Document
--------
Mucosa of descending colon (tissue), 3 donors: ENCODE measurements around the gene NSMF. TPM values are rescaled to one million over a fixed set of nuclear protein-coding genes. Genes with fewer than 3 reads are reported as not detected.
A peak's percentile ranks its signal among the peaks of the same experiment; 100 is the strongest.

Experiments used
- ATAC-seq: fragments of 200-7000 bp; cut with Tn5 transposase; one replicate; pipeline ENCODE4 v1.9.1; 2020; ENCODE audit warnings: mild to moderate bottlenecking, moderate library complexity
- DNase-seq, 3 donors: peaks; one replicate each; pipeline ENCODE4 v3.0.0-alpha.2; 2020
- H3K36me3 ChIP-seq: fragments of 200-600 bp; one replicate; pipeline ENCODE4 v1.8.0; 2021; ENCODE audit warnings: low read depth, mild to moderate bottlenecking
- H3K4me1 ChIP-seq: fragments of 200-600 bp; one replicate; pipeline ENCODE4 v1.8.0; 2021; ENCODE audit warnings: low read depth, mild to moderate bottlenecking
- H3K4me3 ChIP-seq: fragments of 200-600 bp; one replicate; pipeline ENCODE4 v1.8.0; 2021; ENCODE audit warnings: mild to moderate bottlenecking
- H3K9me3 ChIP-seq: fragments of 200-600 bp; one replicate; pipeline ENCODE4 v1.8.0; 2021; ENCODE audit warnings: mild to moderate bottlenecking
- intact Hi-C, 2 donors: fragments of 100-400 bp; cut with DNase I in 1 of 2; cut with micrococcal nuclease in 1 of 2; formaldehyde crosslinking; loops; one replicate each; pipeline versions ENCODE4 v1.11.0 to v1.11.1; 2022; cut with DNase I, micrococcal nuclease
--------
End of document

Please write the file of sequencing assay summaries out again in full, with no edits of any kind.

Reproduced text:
Mucosa of descending colon (tissue), 3 donors: ENCODE measurements around the gene NSMF. TPM values are rescaled to one million over a fixed set of nuclear protein-coding genes. Genes with fewer than 3 reads are reported as not detected.
A peak's percentile ranks its signal among the peaks of the same experiment; 100 is the strongest.

Experiments used
- ATAC-seq: fragments of 200-7000 bp; cut with Tn5 transposase; one replicate; pipeline ENCODE4 v1.9.1; 2020; ENCODE audit warnings: mild to moderate bottlenecking, moderate library complexity
- DNase-seq, 3 donors: peaks; one replicate each; pipeline ENCODE4 v3.0.0-alpha.2; 2020
- H3K36me3 ChIP-seq: fragments of 200-600 bp; one replicate; pipeline ENCODE4 v1.8.0; 2021; ENCODE audit warnings: low read depth, mild to moderate bottlenecking
- H3K4me1 ChIP-seq: fragments of 200-600 bp; one replicate; pipeline ENCODE4 v1.8.0; 2021; ENCODE audit warnings: low read depth, mild to moderate bottlenecking
- H3K4me3 ChIP-seq: fragments of 200-600 bp; one replicate; pipeline ENCODE4 v1.8.0; 2021; ENCODE audit warnings: mild to moderate bottlenecking
- H3K9me3 ChIP-seq: fragments of 200-600 bp; one replicate; pipeline ENCODE4 v1.8.0; 2021; ENCODE audit warnings: mild to moderate bottlenecking
- intact Hi-C, 2 donors: fragments of 100-400 bp; cut with DNase I in 1 of 2; cut with micrococcal nuclease in 1 of 2; formaldehyde crosslinking; loops; one replicate each; pipeline versions ENCODE4 v1.11.0 to v1.11.1; 2022; cut with DNase I, micrococcal nuclease